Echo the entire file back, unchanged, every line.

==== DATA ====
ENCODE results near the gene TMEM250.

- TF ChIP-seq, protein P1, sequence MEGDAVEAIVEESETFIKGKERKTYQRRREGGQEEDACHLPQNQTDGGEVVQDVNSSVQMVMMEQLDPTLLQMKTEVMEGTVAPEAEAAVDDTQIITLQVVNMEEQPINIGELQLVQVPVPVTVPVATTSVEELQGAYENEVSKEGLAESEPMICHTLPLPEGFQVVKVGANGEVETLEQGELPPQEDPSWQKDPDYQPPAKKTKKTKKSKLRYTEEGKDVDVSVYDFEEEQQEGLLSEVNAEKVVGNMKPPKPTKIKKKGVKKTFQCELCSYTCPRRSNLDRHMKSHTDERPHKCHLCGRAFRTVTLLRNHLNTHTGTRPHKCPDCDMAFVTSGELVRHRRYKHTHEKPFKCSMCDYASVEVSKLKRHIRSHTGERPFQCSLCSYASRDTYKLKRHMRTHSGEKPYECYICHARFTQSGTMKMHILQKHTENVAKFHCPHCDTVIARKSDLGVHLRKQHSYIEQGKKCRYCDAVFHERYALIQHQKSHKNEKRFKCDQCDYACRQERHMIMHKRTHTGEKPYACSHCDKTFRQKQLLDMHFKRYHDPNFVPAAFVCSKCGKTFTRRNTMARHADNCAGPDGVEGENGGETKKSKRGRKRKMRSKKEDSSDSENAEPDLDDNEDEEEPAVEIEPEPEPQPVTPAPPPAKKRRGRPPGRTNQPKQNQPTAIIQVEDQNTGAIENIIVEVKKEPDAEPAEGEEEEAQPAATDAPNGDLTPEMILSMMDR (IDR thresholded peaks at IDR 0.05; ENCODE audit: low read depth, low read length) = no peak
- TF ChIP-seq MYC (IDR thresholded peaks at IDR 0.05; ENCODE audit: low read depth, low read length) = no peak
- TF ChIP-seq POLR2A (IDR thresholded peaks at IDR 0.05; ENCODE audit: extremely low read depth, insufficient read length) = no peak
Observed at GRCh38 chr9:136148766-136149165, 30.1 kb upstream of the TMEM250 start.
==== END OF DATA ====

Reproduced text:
ENCODE results near the gene TMEM250.

- TF ChIP-seq, protein P1, sequence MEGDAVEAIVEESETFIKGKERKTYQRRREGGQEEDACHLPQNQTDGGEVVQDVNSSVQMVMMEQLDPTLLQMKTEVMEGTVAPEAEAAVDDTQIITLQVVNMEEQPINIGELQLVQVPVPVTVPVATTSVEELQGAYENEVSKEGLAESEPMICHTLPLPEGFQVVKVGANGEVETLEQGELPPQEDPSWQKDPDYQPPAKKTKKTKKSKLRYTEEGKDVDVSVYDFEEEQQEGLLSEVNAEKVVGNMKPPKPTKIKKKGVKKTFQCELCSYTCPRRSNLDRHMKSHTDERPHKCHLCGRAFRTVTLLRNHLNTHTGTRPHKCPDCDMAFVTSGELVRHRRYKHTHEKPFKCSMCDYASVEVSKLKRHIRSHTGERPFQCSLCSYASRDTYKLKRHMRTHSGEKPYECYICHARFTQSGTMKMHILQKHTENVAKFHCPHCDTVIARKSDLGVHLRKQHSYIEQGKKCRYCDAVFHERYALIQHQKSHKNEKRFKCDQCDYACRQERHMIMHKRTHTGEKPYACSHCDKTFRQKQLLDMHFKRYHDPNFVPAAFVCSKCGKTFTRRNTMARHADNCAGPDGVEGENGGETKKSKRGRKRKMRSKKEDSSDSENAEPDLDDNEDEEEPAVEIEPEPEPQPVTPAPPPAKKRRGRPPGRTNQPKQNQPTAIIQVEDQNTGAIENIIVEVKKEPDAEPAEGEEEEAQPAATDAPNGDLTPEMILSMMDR (IDR thresholded peaks at IDR 0.05; ENCODE audit: low read depth, low read length) = no peak
- TF ChIP-seq MYC (IDR thresholded peaks at IDR 0.05; ENCODE audit: low read depth, low read length) = no peak
- TF ChIP-seq POLR2A (IDR thresholded peaks at IDR 0.05; ENCODE audit: extremely low read depth, insufficient read length) = no peak
Observed at GRCh38 chr9:136148766-136149165, 30.1 kb upstream of the TMEM250 start.